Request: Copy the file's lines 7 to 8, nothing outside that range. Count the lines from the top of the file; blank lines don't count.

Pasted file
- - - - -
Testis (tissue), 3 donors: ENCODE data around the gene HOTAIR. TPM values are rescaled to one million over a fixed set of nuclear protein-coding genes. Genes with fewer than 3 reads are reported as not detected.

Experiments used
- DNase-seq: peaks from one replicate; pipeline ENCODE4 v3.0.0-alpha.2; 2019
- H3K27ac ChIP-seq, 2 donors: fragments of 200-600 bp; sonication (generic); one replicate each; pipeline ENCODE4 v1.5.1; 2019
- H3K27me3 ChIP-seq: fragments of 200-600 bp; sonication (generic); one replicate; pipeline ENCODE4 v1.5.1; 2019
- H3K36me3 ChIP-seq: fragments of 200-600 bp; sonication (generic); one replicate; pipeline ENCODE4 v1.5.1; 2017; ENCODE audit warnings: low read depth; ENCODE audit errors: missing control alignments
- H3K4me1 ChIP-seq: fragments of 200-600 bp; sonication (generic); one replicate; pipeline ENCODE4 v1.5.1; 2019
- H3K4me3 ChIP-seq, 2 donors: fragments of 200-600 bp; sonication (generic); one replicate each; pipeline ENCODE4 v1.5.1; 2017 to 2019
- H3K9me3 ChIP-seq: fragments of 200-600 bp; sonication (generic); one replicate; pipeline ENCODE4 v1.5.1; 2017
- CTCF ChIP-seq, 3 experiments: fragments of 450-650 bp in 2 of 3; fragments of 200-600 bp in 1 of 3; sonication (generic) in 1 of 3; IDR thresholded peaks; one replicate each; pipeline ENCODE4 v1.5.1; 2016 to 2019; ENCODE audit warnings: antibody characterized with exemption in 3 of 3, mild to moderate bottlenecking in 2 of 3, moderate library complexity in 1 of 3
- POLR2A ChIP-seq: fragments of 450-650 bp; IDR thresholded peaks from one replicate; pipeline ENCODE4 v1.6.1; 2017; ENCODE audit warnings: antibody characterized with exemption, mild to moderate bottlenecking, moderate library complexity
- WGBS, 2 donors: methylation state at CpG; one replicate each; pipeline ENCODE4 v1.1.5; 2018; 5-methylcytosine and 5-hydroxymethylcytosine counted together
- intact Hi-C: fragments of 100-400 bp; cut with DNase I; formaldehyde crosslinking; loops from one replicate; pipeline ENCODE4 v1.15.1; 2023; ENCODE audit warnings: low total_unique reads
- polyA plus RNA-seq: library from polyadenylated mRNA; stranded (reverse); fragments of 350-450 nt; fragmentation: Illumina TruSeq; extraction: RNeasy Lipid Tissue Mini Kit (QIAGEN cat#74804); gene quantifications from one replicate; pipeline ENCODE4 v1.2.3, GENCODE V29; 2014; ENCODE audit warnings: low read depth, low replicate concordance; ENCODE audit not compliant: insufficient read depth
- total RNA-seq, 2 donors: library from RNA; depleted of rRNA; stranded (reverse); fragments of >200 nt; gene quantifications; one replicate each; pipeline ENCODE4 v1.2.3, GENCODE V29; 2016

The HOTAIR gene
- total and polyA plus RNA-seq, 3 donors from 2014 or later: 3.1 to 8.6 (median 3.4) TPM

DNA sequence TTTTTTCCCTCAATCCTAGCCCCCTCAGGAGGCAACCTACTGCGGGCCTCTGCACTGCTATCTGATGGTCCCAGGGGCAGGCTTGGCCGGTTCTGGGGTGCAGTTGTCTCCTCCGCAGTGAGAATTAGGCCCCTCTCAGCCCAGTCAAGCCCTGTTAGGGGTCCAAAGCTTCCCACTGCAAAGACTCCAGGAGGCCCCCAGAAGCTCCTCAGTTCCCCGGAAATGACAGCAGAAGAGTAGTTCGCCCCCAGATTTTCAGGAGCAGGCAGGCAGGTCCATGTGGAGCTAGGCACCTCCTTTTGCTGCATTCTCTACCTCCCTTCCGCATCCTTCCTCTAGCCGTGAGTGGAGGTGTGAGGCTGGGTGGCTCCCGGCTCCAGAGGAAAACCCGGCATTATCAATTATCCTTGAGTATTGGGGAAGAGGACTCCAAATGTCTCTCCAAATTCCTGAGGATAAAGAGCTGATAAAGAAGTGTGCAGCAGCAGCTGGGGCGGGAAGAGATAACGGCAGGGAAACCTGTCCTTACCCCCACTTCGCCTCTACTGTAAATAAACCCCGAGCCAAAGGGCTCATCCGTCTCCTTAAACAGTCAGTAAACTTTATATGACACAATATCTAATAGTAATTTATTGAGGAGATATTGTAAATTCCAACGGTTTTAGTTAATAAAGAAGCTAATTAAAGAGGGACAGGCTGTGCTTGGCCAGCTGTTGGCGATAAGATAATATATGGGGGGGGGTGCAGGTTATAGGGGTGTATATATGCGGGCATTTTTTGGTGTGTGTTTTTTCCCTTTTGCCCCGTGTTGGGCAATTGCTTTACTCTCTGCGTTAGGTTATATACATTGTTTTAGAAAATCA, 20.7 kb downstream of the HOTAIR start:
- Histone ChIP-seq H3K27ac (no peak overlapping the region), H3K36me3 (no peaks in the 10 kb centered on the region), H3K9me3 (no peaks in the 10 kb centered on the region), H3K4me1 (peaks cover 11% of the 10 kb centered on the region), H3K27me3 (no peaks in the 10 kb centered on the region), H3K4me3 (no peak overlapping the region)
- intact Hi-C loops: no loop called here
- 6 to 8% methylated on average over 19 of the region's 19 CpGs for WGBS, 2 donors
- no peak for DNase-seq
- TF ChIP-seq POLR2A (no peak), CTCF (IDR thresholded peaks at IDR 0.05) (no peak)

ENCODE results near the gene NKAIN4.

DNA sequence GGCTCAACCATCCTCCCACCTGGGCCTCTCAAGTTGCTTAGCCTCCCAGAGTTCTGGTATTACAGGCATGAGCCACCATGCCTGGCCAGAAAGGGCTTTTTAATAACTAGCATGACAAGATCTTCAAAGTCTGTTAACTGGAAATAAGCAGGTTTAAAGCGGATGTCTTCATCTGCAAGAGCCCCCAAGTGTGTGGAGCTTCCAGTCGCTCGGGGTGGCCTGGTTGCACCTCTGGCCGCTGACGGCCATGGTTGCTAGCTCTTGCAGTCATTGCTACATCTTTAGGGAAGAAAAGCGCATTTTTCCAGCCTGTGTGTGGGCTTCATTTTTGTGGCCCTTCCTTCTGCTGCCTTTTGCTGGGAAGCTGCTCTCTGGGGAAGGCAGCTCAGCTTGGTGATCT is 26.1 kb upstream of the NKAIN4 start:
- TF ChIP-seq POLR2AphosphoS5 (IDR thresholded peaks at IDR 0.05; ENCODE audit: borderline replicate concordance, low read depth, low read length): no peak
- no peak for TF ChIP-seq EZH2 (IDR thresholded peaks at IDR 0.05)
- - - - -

- H3K4me1 ChIP-seq: fragments of 200-600 bp; sonication (generic); one replicate; pipeline ENCODE4 v1.5.1; 2019
- H3K4me3 ChIP-seq, 2 donors: fragments of 200-600 bp; sonication (generic); one replicate each; pipeline ENCODE4 v1.5.1; 2017 to 2019